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If you have moved recently, preparing the home to suit your tastes and fixing minor damages is undoubtedly a stressful and expensive process. And after shelling out money for a down payment, you may not have enough cash left for a major gut-renovation. However, a few DIY projects here and there can certainly tailor your home to fit your style and frugally take care of small home repairs. From painting to flooring to installing lighting fixtures and kitchen faucets, we asked experts to share step-by-step tips on completing some fast and easy DIY projects.
1. Fixing Broken Floor Tiles
Upon moving in, you may notice slight damage to some of the floor tiles, and if the original owner isn't willing to fix or replace them, the job is now up to you.
"If the floor below has a structural problem, there is no easy fix, and the floor should be properly repaired by a professional company," says Frank Foti, business management advisor for Mr. Handyman.
But if we're talking about a minor chip or scratch in the tile, Foti tells us repairing the crack may be the best solution for a homeowner in a bind.
"For this you'll need paint that matches your broken tile and tile filler (which can be purchased at any home center). Mix the two together, fill the crack and gently wipe the area with a damp sponge or cloth. The crack may not completely disappear, but if done correctly it should be virtually unnoticeable from a distance," he says.
2. Sprucing Up Kitchen Appliances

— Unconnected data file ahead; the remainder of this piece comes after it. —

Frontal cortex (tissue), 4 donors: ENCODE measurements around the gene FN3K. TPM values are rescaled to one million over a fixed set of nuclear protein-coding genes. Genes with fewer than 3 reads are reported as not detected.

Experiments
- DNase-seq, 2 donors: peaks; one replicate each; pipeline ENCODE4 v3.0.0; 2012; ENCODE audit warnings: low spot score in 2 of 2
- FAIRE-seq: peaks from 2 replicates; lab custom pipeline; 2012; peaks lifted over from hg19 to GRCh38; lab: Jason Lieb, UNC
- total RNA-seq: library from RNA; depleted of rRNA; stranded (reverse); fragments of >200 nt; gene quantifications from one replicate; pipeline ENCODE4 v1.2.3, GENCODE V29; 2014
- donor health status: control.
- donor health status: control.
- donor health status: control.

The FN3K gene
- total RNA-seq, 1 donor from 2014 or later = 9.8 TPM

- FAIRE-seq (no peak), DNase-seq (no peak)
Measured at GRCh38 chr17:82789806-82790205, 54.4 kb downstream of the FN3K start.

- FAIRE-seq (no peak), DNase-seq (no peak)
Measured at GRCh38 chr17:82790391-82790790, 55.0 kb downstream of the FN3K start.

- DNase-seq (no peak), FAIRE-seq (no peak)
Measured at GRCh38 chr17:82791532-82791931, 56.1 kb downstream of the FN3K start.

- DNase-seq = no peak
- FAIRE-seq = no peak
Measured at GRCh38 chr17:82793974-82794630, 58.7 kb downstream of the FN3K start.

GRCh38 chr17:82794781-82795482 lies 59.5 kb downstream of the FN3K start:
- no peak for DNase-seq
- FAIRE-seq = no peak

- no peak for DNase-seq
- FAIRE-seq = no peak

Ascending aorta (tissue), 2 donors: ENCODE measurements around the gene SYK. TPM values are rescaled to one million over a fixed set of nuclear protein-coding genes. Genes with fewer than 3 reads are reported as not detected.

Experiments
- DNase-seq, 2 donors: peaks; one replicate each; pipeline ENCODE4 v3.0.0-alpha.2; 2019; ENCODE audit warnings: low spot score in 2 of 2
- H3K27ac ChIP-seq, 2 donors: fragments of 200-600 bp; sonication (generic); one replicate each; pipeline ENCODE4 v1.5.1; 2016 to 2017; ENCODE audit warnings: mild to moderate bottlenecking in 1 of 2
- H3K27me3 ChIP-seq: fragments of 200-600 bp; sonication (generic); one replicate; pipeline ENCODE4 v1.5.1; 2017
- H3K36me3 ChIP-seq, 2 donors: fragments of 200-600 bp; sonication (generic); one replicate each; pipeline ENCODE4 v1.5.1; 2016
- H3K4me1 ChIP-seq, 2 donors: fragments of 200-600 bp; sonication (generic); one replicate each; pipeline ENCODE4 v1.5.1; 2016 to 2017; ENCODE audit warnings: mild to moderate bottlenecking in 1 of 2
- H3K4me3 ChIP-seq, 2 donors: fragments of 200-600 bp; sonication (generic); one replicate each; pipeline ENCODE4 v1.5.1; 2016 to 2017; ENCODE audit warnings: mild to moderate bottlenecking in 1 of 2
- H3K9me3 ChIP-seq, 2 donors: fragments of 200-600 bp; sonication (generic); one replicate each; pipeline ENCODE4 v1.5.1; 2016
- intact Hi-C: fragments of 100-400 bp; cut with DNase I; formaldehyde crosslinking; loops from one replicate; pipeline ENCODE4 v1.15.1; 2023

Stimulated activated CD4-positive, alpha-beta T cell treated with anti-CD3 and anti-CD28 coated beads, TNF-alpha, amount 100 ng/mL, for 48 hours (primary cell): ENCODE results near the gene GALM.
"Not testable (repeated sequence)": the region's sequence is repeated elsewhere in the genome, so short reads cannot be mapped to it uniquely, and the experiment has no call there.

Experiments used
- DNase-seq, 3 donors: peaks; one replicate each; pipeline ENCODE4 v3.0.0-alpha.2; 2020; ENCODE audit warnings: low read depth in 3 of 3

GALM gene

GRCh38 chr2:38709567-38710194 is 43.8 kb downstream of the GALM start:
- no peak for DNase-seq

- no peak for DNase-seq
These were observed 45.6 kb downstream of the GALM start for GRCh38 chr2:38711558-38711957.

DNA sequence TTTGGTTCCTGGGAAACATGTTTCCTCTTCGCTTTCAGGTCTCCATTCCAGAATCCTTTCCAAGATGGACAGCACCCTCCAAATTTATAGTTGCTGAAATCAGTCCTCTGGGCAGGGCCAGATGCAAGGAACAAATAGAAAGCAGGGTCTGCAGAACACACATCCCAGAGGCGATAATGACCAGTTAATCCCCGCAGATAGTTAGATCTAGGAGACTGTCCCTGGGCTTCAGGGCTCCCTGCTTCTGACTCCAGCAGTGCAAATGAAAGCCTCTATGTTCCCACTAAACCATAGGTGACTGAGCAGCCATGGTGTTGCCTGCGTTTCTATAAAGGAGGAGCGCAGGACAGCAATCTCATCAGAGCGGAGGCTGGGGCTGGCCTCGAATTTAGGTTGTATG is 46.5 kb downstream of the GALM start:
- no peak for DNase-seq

Unless you're moving into a new construction, chances are the appliances have been used before. But if they're still working properly, there's no need to replace them -- you can clean them and fix the scratches or dents. Steve Ash, senior repairman at PartSelect.com, shares these tips on getting those kitchen appliances into shape:
- Replace your refrigerator's water dispenser and ice maker filters as soon as you move in. You never know how old the current filter is. For most models, this is as easy as turning the filter one quarter inch and popping it out or locking it in place.
- Cover scratches and dings on your appliances with manufacturer-recommended touch-up paint, but pay attention to colors! There’s a surprising difference between "Bisque" and "Almond."
- Look for areas on your dishwasher racks where the vinyl coating is worn, exposing the metal wire underneath, as this can cause the racks to rust. Use a vinyl repair kit to re-coat the damaged areas before they become full of rust. Dishwasher racks are typically expensive, so maintaining the coating can help save money.
- Clean your range hood with dish soap. Vinegar and baking soda can also make a great abrasive cleaner.
3. Cabinet Scratches
Even though kitchen cabinets are subject to wear and tear, you can still extend the life of the cabinets with some quick maintenance.
"At home improvement stores, you'll notice a few products available to cover chips and scratches in cabinets. These products are basically 'crayons' that allow you to 'color in' the problematic areas in your cabinets," advises Foti.
He suggests using the 'crayon' by simply filling in the chip or scratch. "It won't make the problem go away, but it will make the chip or scratch much less noticeable."
4. Cabinet Knobs
Who knew cabinet knobs could be this complex? Here's Foti's explanation: "There are two types of cabinet knobs: A knob with a screw attached to it and a knob with a hole attached. Repairing a broken knob with a screw attached to it is relatively simple."
He says the cause of the problem is that the hole has become too big for the screw and the threads have nothing to grip to. Foti says the solution to repair the hole is simple:
- Take the ends of a matchstick or two and cut them to size.
- Glue them into the hole.
- Once the glue is dry, screw the knob back into the cabinet.
5. Cabinet Doors
If your home inspector overlooked a broken cabinet door, hiring someone to fix it will add up. "When a cabinet doors breaks, the first step is to diagnose exactly what broke. Is it the hinge, or the cabinet door itself? If it's the hinge, this needs to be replaced. Most home centers have a wide assortment of different cabinet hinges in stock," Foti tells MainStreet.